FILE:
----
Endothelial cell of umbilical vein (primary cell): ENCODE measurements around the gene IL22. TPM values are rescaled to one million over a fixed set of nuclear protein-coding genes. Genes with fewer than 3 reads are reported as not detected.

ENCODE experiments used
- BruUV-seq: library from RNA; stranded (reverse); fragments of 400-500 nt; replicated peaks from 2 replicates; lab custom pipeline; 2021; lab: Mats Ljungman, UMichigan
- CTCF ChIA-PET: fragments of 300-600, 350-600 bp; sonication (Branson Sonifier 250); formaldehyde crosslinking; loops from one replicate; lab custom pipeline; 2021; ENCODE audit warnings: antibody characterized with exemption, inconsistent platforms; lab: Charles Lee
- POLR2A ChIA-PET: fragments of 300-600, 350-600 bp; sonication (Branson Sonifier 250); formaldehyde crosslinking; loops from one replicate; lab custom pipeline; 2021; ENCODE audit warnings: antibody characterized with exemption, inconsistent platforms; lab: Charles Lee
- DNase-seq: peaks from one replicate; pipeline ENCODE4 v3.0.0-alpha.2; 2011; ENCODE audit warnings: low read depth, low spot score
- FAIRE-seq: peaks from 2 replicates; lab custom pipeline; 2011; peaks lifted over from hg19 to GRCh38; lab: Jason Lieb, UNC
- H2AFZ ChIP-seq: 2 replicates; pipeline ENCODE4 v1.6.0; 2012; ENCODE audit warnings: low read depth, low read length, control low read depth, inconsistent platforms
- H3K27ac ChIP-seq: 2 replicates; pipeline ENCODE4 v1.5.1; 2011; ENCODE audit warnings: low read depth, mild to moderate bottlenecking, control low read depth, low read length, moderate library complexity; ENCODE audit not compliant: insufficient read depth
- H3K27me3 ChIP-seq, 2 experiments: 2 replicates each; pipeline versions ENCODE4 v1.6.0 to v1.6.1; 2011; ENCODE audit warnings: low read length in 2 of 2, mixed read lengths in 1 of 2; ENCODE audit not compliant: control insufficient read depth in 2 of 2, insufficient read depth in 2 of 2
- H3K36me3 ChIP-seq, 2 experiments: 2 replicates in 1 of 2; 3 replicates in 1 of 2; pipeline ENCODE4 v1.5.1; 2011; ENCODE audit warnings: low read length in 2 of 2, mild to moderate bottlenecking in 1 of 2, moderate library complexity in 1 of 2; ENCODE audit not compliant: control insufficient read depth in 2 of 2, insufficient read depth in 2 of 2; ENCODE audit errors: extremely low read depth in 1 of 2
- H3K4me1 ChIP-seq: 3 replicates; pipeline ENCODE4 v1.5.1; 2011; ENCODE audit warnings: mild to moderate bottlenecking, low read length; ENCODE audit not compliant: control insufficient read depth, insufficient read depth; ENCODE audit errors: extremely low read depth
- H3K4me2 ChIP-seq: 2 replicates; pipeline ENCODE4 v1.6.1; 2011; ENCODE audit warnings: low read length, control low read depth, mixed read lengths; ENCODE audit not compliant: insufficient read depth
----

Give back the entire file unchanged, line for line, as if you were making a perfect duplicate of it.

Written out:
Endothelial cell of umbilical vein (primary cell): ENCODE measurements around the gene IL22. TPM values are rescaled to one million over a fixed set of nuclear protein-coding genes. Genes with fewer than 3 reads are reported as not detected.

ENCODE experiments used
- BruUV-seq: library from RNA; stranded (reverse); fragments of 400-500 nt; replicated peaks from 2 replicates; lab custom pipeline; 2021; lab: Mats Ljungman, UMichigan
- CTCF ChIA-PET: fragments of 300-600, 350-600 bp; sonication (Branson Sonifier 250); formaldehyde crosslinking; loops from one replicate; lab custom pipeline; 2021; ENCODE audit warnings: antibody characterized with exemption, inconsistent platforms; lab: Charles Lee
- POLR2A ChIA-PET: fragments of 300-600, 350-600 bp; sonication (Branson Sonifier 250); formaldehyde crosslinking; loops from one replicate; lab custom pipeline; 2021; ENCODE audit warnings: antibody characterized with exemption, inconsistent platforms; lab: Charles Lee
- DNase-seq: peaks from one replicate; pipeline ENCODE4 v3.0.0-alpha.2; 2011; ENCODE audit warnings: low read depth, low spot score
- FAIRE-seq: peaks from 2 replicates; lab custom pipeline; 2011; peaks lifted over from hg19 to GRCh38; lab: Jason Lieb, UNC
- H2AFZ ChIP-seq: 2 replicates; pipeline ENCODE4 v1.6.0; 2012; ENCODE audit warnings: low read depth, low read length, control low read depth, inconsistent platforms
- H3K27ac ChIP-seq: 2 replicates; pipeline ENCODE4 v1.5.1; 2011; ENCODE audit warnings: low read depth, mild to moderate bottlenecking, control low read depth, low read length, moderate library complexity; ENCODE audit not compliant: insufficient read depth
- H3K27me3 ChIP-seq, 2 experiments: 2 replicates each; pipeline versions ENCODE4 v1.6.0 to v1.6.1; 2011; ENCODE audit warnings: low read length in 2 of 2, mixed read lengths in 1 of 2; ENCODE audit not compliant: control insufficient read depth in 2 of 2, insufficient read depth in 2 of 2
- H3K36me3 ChIP-seq, 2 experiments: 2 replicates in 1 of 2; 3 replicates in 1 of 2; pipeline ENCODE4 v1.5.1; 2011; ENCODE audit warnings: low read length in 2 of 2, mild to moderate bottlenecking in 1 of 2, moderate library complexity in 1 of 2; ENCODE audit not compliant: control insufficient read depth in 2 of 2, insufficient read depth in 2 of 2; ENCODE audit errors: extremely low read depth in 1 of 2
- H3K4me1 ChIP-seq: 3 replicates; pipeline ENCODE4 v1.5.1; 2011; ENCODE audit warnings: mild to moderate bottlenecking, low read length; ENCODE audit not compliant: control insufficient read depth, insufficient read depth; ENCODE audit errors: extremely low read depth
- H3K4me2 ChIP-seq: 2 replicates; pipeline ENCODE4 v1.6.1; 2011; ENCODE audit warnings: low read length, control low read depth, mixed read lengths; ENCODE audit not compliant: insufficient read depth